The International Coalition Against Enforced Disappearances (ICAED) joins families worldwide
in remembering the desaparecidos on the International Week of the Disappeared (IWD). The
IWD is a time to reflect on the work that remains before every human rights advocate in the
pursuit of truth and justice. This year, the ICAED calls on governments to ratify and
implement the International Convention for the Protection of All Persons from Enforced
Disappearance (Convention) and recognize the competence of the UN Committee on
Enforced Disappearances. ICAED also calls on civil society to hold its leaders
accountable to the principles of human rights.
With Dominica’s accession earlier this May, the Convention now has 60 state parties and 98
signatories. Even so, universal ratification and implementation of the Convention is far from
being achieved. The work for the disappeared is far from over. States parties to the Convention
need to continue their engagement with the Committee on Enforced Disappearances (CED). As
the CED monitors state parties’ proper implementation of the provisions in the treaty, these
states should not only comply but be proactive in reporting to the Committee.
Beyond ratifying the Convention, governments must enact complementary domestic laws
criminalizing enforced disappearances (ED). Legislators should consult with families of the
disappeared to gain a deeper understanding of the issues victims face. There is also a need for
the correct implementation of these laws, and thus civil society must see to it that governments
fulfill their legal promises. Civil society should also take part in transmitting reports to the United
Nations Working Group on Enforced or Involuntary Disappearances.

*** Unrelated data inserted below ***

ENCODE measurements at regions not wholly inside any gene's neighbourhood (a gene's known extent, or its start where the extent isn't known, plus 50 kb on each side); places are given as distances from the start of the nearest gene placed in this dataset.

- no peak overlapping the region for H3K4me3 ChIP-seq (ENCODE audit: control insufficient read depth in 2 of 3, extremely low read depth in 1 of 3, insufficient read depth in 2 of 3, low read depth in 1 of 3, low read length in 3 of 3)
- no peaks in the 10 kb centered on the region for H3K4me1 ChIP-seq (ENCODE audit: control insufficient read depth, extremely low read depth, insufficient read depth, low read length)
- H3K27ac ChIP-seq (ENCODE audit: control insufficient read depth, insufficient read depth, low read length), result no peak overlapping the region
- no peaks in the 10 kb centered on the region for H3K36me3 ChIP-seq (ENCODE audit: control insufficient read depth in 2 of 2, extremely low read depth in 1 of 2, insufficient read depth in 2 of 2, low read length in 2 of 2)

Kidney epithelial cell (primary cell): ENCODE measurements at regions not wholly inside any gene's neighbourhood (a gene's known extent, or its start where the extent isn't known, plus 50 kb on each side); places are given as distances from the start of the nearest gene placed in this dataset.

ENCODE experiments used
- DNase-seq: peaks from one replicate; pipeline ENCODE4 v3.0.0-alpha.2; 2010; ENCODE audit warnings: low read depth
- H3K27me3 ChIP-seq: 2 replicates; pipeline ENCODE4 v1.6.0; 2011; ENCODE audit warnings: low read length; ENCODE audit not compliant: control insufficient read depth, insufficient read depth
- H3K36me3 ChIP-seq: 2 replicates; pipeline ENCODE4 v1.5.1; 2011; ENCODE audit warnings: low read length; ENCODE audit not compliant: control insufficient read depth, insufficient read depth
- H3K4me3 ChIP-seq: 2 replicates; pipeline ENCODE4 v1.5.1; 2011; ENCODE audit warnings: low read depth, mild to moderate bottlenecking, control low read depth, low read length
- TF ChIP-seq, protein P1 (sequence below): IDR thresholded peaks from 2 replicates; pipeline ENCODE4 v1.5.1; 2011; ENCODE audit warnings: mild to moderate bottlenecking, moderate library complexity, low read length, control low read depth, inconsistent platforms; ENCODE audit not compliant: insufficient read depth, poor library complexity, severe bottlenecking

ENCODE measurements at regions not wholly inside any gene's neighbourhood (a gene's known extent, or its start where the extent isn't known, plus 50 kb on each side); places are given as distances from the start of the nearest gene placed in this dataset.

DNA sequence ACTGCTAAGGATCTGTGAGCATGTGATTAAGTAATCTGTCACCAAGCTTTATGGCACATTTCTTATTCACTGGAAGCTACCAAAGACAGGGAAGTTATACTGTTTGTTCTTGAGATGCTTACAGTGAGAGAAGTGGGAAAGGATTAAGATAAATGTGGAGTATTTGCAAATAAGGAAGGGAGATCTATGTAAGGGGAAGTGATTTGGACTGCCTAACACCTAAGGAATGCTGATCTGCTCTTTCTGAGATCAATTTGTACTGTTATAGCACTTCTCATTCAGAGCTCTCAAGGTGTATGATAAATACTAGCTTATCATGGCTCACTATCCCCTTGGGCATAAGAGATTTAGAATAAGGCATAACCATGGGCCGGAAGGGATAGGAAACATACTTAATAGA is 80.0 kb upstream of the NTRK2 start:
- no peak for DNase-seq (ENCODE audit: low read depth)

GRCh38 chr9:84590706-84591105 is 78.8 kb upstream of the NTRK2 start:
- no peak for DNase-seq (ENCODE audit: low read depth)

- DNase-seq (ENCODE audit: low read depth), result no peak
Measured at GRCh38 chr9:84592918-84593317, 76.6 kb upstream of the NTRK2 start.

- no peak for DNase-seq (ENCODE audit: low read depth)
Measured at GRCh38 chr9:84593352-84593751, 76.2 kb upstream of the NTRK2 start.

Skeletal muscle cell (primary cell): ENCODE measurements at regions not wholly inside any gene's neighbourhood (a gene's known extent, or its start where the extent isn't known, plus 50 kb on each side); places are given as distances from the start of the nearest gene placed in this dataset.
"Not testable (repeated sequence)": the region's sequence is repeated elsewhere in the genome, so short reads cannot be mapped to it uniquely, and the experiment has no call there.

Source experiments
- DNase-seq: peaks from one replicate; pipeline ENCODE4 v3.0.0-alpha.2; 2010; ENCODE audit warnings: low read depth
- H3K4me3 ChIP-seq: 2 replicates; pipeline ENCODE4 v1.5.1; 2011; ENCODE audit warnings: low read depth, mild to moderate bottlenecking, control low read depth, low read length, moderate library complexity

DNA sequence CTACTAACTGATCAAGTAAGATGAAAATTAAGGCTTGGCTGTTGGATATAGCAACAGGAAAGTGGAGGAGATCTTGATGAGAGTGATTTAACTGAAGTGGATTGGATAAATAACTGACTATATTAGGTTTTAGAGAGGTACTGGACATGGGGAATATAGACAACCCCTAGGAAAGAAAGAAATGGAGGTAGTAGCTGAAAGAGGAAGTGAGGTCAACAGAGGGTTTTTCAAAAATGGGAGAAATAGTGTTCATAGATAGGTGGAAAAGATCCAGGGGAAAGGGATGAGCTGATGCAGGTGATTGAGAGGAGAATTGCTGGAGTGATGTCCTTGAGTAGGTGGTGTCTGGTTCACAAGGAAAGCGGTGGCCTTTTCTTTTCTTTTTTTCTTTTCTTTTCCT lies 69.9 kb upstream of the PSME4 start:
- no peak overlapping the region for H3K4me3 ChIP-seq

State ratification, legal provisions, and civil society action do not create a panacea for enforced
disappearances. However they are the key steps forward in recognizing the gravity of the crime.
They serve as tools in obtaining justice to the deserving. Without these steps, society moves
further away from being a world without disappearances.
ICAED recognizes that there are widespread constraints to achieving the ideals above. In recent
history, the world has seen an increasing shift to populism by various regimes. This trend
precipitates further human rights violations including enforced disappearances. The need for the
international community to take action has thus increased in light of repressive governments.
When people of any country become victims of the atrocities of their own authorities, they
should be able to find recourse in international mechanisms.
ICAED stands firm in its commitment to end enforced disappearances. The Coalition longs to
see perpetrators brought to justice and the desaparecidos surfaced alive and brought home and
be reunified with their families.
This International Week of the Disappeared, the cry remains clear: neither one more victim of enforced disappearance nor one more criminal without full injustice.